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Defining Capitalism

Merriam-Webster has announced that "capitalism" and "socialism" were the most looked-up words of 2012. That's unsurprising in a year when these concepts were central to political debate—especially since true capitalism is so rarely identified that, as I noted back in October, even Republican presidential candidate Mitt Romney failed to grasp what a "free market" is.

So here’s a reminder: Capitalism is freedom, including the freedom to create, keep, and exchange material as well as spiritual values. In her essay “What Is Capitalism?” in Capitalism: The Unknown Ideal, Ayn Rand gave this definition: “Capitalism is a social system based on the recognition of individual rights, including property rights, in which all property is privately owned.” Capitalism—true capitalism—is not a system in which government officials shower special favors on their favorite rich people; that’s cronyism, or “crony capitalism.” (“Crony capitalism” is a form of capitalism about the way “mandatory volunteering” is a form of volunteering.)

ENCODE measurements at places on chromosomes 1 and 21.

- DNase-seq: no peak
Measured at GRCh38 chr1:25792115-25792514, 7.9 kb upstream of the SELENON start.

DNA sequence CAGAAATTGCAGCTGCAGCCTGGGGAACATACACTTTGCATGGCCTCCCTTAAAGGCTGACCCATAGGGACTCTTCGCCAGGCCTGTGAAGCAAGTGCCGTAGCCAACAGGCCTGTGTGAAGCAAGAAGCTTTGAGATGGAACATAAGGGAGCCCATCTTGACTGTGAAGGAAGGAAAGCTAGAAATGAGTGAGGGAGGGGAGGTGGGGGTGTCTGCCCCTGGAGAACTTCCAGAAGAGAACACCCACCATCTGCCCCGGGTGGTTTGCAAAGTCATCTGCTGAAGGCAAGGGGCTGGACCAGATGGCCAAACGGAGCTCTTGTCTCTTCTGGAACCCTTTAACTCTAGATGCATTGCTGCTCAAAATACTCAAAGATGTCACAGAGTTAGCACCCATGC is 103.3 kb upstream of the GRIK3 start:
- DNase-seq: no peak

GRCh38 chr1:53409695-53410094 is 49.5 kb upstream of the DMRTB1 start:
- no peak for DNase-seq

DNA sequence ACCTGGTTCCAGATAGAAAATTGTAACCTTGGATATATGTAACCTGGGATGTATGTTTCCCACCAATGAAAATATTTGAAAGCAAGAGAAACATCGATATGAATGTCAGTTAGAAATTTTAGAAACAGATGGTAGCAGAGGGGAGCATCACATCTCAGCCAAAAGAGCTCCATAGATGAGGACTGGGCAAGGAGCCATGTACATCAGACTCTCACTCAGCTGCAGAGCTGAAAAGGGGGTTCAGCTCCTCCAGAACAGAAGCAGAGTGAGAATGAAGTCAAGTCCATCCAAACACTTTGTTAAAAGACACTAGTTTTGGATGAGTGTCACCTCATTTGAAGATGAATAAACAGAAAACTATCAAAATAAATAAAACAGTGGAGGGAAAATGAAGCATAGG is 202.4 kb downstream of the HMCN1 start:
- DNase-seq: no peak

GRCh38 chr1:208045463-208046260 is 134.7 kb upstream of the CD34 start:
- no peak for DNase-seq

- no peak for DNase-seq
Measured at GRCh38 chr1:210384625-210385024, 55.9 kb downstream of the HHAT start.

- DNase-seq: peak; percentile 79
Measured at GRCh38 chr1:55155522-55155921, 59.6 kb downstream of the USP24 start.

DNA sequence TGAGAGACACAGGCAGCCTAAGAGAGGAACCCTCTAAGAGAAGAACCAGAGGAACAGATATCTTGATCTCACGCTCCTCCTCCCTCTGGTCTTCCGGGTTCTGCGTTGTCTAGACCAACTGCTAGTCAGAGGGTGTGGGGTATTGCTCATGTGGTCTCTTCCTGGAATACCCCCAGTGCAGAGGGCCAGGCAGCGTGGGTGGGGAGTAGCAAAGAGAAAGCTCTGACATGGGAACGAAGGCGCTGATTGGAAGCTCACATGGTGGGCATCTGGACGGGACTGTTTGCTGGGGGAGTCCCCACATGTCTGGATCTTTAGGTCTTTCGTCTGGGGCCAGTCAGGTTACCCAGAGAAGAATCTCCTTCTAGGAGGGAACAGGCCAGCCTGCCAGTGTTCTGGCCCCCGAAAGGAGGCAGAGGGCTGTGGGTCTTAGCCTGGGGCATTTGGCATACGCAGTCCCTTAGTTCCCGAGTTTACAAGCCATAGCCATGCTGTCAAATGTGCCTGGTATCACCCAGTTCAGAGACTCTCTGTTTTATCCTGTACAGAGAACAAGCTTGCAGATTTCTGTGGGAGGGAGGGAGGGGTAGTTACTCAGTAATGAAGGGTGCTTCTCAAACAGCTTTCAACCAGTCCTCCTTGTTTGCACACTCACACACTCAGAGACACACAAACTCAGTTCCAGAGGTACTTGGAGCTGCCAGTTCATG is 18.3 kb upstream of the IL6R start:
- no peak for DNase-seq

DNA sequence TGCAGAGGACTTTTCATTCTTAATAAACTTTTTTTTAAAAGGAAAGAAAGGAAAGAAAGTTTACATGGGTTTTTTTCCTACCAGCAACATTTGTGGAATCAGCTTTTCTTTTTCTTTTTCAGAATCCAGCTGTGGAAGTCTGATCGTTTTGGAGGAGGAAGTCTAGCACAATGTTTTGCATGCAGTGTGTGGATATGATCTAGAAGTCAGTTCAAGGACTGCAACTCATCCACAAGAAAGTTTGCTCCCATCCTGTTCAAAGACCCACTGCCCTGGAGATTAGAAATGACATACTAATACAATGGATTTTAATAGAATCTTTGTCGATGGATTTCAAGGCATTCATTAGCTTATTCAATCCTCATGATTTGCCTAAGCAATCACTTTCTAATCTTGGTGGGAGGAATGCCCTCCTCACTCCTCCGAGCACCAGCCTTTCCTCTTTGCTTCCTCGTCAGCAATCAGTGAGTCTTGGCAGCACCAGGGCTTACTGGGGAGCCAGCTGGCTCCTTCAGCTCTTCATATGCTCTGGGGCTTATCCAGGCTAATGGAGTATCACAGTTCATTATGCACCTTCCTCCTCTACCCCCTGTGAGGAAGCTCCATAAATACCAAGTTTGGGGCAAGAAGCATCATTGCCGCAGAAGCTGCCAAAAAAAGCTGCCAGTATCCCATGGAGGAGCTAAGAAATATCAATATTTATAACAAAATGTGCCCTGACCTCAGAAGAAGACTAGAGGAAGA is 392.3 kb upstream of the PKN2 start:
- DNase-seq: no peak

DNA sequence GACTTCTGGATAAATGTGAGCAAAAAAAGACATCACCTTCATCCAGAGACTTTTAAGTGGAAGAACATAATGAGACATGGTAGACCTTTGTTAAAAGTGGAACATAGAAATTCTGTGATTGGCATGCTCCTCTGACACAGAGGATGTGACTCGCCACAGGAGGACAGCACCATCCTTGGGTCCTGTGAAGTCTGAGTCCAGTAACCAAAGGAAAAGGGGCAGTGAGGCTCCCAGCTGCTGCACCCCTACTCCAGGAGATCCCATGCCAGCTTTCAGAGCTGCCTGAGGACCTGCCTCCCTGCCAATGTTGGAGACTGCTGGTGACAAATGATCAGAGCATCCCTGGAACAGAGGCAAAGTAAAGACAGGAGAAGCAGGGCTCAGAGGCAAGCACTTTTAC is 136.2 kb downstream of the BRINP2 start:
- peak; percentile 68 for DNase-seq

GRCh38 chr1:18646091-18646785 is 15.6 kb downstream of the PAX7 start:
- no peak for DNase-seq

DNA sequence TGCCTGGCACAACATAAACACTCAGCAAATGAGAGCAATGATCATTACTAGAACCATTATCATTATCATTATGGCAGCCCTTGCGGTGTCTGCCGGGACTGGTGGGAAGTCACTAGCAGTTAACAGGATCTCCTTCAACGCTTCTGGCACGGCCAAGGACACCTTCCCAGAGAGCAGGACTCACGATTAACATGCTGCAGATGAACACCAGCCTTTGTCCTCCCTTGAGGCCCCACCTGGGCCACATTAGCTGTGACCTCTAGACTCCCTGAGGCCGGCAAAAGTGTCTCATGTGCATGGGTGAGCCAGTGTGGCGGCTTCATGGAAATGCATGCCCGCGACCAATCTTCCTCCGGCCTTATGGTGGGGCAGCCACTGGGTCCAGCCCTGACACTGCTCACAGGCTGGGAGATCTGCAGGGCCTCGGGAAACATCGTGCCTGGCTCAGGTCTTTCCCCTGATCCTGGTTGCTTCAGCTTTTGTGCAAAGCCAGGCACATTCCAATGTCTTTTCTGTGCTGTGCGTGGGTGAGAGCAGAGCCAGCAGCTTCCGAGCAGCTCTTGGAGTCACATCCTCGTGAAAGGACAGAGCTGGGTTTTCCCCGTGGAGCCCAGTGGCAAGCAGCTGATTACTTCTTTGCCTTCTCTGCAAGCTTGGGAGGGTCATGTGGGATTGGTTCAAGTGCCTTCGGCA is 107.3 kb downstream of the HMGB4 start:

William R Thomas expounded on the point in his Q&A “What Is The Objectivist View Of Law And Government (Politics)?” Thomas also created study questions for individuals to use with Rand’s “What Is Capitalism?” and I created a syllabus for group study of the essay.

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